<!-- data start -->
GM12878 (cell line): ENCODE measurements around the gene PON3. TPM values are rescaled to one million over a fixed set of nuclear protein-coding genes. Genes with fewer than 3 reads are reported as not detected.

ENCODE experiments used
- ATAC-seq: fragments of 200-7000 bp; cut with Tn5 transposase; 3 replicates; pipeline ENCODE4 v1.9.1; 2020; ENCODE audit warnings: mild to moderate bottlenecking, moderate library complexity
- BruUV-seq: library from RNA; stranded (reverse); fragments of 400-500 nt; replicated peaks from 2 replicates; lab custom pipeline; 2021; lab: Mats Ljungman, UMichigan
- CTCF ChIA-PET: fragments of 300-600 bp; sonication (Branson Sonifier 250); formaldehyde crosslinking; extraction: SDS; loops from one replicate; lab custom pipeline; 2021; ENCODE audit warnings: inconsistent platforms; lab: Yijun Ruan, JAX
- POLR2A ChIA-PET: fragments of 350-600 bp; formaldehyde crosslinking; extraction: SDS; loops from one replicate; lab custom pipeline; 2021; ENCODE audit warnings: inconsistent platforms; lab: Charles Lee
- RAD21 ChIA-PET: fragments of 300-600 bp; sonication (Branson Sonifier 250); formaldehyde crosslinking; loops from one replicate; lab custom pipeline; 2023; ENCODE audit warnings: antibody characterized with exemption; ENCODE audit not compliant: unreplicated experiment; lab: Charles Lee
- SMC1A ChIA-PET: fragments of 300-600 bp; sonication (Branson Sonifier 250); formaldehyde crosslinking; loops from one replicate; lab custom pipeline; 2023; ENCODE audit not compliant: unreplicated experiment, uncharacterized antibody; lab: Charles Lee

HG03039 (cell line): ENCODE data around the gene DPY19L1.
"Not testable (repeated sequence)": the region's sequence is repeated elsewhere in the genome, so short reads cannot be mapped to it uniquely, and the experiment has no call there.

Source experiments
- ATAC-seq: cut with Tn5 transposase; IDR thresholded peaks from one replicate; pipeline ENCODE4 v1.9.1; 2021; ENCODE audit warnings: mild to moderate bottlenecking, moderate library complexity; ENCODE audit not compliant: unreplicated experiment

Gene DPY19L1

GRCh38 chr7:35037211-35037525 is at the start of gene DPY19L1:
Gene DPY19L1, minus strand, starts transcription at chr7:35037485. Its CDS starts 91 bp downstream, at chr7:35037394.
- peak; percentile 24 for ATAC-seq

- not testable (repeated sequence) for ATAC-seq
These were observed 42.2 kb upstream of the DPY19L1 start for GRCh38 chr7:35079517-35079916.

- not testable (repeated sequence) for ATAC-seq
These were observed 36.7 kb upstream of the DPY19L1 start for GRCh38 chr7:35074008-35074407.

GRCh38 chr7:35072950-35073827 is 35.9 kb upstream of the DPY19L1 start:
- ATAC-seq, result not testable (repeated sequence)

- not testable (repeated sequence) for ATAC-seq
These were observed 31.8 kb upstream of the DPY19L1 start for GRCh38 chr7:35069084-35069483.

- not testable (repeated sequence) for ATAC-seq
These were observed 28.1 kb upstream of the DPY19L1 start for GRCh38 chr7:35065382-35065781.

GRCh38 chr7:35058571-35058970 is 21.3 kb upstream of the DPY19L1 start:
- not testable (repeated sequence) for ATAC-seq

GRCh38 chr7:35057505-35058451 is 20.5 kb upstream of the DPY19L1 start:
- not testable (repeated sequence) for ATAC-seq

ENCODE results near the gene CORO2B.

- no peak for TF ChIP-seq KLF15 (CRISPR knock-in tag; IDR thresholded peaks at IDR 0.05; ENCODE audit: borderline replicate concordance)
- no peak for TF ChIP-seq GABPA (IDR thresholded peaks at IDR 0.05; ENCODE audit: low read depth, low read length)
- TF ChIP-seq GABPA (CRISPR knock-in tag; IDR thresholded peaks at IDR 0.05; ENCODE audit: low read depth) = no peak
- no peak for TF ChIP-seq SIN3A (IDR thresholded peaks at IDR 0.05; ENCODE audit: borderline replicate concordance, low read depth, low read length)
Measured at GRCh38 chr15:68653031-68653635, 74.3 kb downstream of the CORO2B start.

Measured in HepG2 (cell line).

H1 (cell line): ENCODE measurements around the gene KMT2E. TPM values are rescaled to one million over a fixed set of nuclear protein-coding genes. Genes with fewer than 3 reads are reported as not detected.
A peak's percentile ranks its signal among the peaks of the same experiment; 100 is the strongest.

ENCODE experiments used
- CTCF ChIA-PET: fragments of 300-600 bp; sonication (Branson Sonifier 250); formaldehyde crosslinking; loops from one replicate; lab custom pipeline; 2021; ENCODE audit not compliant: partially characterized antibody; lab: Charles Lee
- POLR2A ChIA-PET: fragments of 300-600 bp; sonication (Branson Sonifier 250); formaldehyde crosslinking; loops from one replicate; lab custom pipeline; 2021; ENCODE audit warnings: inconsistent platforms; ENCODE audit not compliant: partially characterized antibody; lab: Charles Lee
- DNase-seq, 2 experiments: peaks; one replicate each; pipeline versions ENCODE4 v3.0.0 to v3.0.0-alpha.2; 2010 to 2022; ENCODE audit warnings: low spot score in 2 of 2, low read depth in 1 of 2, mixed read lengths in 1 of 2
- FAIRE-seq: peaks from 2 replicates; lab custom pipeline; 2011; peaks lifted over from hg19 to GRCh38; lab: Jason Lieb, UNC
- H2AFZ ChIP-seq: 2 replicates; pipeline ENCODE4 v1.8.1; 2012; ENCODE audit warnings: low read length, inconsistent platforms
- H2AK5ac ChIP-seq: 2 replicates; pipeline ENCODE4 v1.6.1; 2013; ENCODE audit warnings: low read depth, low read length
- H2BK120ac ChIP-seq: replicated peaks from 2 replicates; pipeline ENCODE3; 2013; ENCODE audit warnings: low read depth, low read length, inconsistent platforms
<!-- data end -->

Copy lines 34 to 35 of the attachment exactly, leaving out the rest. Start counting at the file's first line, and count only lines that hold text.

- TF ChIP-seq GABPA (CRISPR knock-in tag; IDR thresholded peaks at IDR 0.05; ENCODE audit: low read depth) = no peak
- no peak for TF ChIP-seq SIN3A (IDR thresholded peaks at IDR 0.05; ENCODE audit: borderline replicate concordance, low read depth, low read length)